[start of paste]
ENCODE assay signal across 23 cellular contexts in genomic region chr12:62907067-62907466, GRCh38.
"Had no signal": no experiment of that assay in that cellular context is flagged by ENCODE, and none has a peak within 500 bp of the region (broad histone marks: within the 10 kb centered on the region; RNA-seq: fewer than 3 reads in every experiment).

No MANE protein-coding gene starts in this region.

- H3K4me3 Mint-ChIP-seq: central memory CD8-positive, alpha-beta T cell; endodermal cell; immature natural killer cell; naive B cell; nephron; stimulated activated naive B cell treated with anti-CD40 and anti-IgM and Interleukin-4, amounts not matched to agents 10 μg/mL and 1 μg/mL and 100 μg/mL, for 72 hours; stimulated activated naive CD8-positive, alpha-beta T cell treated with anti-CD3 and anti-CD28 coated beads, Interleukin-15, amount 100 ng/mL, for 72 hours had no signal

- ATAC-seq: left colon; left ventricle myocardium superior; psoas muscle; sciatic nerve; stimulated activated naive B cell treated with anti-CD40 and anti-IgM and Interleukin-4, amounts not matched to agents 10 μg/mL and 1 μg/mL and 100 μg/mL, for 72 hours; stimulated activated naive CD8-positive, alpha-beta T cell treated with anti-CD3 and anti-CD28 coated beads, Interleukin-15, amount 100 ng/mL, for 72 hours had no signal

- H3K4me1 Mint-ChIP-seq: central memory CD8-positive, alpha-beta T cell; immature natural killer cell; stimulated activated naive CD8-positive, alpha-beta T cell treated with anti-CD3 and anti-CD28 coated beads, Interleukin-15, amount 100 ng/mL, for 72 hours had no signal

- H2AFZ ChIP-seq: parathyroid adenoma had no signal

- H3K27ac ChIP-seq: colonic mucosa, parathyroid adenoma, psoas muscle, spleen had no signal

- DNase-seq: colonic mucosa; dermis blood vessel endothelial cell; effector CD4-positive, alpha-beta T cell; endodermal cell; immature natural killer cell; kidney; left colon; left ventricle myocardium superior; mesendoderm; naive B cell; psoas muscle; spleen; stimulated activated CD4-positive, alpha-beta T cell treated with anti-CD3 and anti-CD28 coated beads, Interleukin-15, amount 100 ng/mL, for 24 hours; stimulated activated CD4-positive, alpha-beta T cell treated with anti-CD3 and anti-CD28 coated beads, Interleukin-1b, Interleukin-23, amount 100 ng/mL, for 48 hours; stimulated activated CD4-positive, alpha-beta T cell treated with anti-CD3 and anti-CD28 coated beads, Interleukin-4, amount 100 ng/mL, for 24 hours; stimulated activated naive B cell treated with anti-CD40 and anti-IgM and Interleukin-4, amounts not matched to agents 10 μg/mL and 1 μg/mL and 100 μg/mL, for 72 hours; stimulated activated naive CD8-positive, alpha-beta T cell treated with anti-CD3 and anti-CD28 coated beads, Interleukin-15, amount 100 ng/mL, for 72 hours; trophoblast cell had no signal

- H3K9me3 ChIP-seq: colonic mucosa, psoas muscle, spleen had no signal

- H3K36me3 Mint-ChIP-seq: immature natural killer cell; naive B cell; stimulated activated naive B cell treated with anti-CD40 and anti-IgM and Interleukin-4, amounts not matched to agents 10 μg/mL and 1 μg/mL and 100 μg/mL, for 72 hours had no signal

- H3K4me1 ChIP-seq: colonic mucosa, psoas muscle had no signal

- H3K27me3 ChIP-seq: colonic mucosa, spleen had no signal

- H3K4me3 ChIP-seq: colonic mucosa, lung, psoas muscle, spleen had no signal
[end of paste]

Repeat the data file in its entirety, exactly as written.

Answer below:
ENCODE assay signal across 23 cellular contexts in genomic region chr12:62907067-62907466, GRCh38.
"Had no signal": no experiment of that assay in that cellular context is flagged by ENCODE, and none has a peak within 500 bp of the region (broad histone marks: within the 10 kb centered on the region; RNA-seq: fewer than 3 reads in every experiment).

No MANE protein-coding gene starts in this region.

- H3K4me3 Mint-ChIP-seq: central memory CD8-positive, alpha-beta T cell; endodermal cell; immature natural killer cell; naive B cell; nephron; stimulated activated naive B cell treated with anti-CD40 and anti-IgM and Interleukin-4, amounts not matched to agents 10 μg/mL and 1 μg/mL and 100 μg/mL, for 72 hours; stimulated activated naive CD8-positive, alpha-beta T cell treated with anti-CD3 and anti-CD28 coated beads, Interleukin-15, amount 100 ng/mL, for 72 hours had no signal

- ATAC-seq: left colon; left ventricle myocardium superior; psoas muscle; sciatic nerve; stimulated activated naive B cell treated with anti-CD40 and anti-IgM and Interleukin-4, amounts not matched to agents 10 μg/mL and 1 μg/mL and 100 μg/mL, for 72 hours; stimulated activated naive CD8-positive, alpha-beta T cell treated with anti-CD3 and anti-CD28 coated beads, Interleukin-15, amount 100 ng/mL, for 72 hours had no signal

- H3K4me1 Mint-ChIP-seq: central memory CD8-positive, alpha-beta T cell; immature natural killer cell; stimulated activated naive CD8-positive, alpha-beta T cell treated with anti-CD3 and anti-CD28 coated beads, Interleukin-15, amount 100 ng/mL, for 72 hours had no signal

- H2AFZ ChIP-seq: parathyroid adenoma had no signal

- H3K27ac ChIP-seq: colonic mucosa, parathyroid adenoma, psoas muscle, spleen had no signal

- DNase-seq: colonic mucosa; dermis blood vessel endothelial cell; effector CD4-positive, alpha-beta T cell; endodermal cell; immature natural killer cell; kidney; left colon; left ventricle myocardium superior; mesendoderm; naive B cell; psoas muscle; spleen; stimulated activated CD4-positive, alpha-beta T cell treated with anti-CD3 and anti-CD28 coated beads, Interleukin-15, amount 100 ng/mL, for 24 hours; stimulated activated CD4-positive, alpha-beta T cell treated with anti-CD3 and anti-CD28 coated beads, Interleukin-1b, Interleukin-23, amount 100 ng/mL, for 48 hours; stimulated activated CD4-positive, alpha-beta T cell treated with anti-CD3 and anti-CD28 coated beads, Interleukin-4, amount 100 ng/mL, for 24 hours; stimulated activated naive B cell treated with anti-CD40 and anti-IgM and Interleukin-4, amounts not matched to agents 10 μg/mL and 1 μg/mL and 100 μg/mL, for 72 hours; stimulated activated naive CD8-positive, alpha-beta T cell treated with anti-CD3 and anti-CD28 coated beads, Interleukin-15, amount 100 ng/mL, for 72 hours; trophoblast cell had no signal

- H3K9me3 ChIP-seq: colonic mucosa, psoas muscle, spleen had no signal

- H3K36me3 Mint-ChIP-seq: immature natural killer cell; naive B cell; stimulated activated naive B cell treated with anti-CD40 and anti-IgM and Interleukin-4, amounts not matched to agents 10 μg/mL and 1 μg/mL and 100 μg/mL, for 72 hours had no signal

- H3K4me1 ChIP-seq: colonic mucosa, psoas muscle had no signal

- H3K27me3 ChIP-seq: colonic mucosa, spleen had no signal

- H3K4me3 ChIP-seq: colonic mucosa, lung, psoas muscle, spleen had no signal